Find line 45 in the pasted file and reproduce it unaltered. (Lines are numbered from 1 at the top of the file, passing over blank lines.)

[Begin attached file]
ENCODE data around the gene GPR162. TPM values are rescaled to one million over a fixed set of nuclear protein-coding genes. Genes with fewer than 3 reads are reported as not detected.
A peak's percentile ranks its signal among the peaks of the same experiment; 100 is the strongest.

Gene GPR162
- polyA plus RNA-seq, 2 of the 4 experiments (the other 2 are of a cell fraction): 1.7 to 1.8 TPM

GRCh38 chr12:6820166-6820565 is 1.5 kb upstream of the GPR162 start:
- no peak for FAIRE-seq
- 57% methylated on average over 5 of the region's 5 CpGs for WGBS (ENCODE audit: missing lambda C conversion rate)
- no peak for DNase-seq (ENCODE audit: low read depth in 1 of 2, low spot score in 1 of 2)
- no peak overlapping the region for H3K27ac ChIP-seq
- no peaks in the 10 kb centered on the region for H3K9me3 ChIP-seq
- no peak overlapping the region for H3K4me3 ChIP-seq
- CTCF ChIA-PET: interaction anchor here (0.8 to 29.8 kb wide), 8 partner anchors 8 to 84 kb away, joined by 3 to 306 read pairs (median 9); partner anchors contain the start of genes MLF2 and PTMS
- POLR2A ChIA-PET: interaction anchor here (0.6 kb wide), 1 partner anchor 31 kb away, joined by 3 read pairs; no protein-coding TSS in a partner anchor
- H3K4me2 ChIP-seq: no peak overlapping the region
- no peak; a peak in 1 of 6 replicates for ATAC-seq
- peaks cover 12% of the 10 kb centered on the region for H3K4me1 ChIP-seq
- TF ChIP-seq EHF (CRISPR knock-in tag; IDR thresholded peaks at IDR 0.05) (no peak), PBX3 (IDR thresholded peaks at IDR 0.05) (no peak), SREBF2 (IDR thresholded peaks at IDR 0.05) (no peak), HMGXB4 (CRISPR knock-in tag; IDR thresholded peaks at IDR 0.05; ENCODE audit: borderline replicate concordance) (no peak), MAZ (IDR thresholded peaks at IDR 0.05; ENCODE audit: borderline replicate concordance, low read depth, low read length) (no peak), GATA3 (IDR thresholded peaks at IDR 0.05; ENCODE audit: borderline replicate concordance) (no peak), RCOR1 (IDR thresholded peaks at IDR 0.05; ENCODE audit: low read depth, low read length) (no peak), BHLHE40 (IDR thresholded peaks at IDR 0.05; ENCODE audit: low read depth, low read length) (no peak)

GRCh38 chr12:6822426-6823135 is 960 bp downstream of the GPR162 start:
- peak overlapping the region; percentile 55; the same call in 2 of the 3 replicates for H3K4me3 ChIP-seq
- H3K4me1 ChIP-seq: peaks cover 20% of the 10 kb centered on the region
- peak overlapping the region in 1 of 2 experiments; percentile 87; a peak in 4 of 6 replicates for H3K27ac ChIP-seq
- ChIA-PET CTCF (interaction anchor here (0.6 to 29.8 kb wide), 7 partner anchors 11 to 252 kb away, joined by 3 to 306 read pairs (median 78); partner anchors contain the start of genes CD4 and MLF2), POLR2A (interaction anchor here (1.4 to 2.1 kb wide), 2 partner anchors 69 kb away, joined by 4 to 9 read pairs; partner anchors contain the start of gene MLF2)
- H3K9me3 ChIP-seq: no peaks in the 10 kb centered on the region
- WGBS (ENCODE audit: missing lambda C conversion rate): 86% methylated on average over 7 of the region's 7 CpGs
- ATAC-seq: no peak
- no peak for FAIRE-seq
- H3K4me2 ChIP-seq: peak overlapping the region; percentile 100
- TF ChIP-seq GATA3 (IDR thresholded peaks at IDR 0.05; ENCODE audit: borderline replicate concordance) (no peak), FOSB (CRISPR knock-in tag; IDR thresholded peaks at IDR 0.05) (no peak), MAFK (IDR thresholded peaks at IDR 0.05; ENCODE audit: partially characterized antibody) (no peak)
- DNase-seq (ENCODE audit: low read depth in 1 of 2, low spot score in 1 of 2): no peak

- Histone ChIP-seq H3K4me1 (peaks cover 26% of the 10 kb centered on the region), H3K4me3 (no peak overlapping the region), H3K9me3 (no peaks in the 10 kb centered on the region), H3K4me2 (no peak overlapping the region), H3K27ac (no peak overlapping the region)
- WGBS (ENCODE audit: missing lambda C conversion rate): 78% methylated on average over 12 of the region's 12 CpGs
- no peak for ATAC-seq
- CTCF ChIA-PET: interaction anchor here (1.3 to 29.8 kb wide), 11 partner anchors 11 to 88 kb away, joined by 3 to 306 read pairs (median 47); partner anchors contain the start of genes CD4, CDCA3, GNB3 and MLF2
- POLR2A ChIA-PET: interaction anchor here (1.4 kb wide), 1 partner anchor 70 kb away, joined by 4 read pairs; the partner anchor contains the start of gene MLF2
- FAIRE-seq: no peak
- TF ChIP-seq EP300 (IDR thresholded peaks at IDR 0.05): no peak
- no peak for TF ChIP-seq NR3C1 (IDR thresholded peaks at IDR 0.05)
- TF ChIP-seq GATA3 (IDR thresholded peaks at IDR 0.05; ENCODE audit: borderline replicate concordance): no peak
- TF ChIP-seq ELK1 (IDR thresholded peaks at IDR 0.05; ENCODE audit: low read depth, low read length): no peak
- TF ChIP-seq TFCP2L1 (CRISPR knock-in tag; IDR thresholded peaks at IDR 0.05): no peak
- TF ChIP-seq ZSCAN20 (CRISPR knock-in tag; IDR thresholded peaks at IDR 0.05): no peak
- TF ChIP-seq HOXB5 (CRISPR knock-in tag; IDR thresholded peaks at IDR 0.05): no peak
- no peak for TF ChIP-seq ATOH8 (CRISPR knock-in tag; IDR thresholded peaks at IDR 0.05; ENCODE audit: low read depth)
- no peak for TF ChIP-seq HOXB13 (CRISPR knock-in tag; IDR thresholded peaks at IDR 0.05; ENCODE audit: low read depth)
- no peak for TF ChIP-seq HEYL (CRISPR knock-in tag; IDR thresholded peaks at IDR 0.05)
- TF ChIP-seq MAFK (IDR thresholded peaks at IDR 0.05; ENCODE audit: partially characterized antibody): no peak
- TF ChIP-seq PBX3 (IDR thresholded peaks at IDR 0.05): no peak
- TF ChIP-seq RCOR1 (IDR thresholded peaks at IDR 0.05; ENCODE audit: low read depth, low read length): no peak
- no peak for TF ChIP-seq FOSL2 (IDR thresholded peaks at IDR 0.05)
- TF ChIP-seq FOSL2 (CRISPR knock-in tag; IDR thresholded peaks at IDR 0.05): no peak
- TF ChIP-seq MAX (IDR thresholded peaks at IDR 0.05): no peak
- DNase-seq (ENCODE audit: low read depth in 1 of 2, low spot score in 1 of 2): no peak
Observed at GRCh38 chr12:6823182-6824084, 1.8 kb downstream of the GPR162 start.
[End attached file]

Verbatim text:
- no peak for TF ChIP-seq HEYL (CRISPR knock-in tag; IDR thresholded peaks at IDR 0.05)